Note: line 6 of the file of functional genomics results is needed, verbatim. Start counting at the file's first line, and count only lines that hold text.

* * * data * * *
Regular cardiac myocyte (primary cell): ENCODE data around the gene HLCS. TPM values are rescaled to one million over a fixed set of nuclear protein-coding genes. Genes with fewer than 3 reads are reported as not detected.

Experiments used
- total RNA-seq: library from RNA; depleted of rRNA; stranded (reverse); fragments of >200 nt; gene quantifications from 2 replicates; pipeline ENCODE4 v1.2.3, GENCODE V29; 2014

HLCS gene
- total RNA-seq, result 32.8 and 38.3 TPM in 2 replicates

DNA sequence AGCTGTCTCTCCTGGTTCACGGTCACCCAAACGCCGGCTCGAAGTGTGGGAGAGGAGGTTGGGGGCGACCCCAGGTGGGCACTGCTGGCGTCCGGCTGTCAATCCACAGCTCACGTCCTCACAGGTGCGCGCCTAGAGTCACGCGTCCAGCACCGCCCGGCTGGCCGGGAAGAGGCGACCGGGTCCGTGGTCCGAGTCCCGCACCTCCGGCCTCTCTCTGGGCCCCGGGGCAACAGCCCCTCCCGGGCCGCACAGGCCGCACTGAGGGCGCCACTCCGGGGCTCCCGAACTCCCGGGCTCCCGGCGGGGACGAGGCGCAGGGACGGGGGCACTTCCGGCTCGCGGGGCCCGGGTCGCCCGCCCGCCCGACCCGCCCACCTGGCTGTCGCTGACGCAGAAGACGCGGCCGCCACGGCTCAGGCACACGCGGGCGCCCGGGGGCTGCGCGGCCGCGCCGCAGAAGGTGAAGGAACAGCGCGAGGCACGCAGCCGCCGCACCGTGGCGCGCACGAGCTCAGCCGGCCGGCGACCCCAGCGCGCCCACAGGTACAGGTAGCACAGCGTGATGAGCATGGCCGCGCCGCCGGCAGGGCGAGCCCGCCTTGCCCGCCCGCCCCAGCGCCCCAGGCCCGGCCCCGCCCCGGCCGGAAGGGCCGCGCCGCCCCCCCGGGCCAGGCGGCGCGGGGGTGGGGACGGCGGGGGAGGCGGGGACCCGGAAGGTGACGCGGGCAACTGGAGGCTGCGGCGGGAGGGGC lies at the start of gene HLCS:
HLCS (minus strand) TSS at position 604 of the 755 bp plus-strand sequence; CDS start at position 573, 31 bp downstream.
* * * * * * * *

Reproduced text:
DNA sequence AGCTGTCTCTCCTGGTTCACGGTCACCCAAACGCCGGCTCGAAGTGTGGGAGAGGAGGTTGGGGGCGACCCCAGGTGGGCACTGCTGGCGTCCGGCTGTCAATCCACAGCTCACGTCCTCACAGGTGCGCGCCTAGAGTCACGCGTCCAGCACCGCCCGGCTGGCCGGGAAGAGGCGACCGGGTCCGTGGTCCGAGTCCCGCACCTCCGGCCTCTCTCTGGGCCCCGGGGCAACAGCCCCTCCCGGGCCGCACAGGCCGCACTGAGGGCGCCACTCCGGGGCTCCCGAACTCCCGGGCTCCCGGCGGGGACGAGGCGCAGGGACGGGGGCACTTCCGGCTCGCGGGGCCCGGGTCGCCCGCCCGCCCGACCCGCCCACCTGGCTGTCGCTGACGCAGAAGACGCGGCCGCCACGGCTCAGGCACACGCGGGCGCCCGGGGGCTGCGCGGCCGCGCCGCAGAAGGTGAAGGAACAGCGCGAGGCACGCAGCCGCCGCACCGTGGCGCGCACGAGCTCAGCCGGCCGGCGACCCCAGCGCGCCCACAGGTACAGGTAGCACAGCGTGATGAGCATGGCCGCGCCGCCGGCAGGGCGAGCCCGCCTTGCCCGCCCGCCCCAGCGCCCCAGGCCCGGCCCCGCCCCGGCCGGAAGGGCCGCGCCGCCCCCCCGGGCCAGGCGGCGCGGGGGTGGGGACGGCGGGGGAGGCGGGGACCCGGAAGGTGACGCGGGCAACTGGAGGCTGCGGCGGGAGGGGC lies at the start of gene HLCS: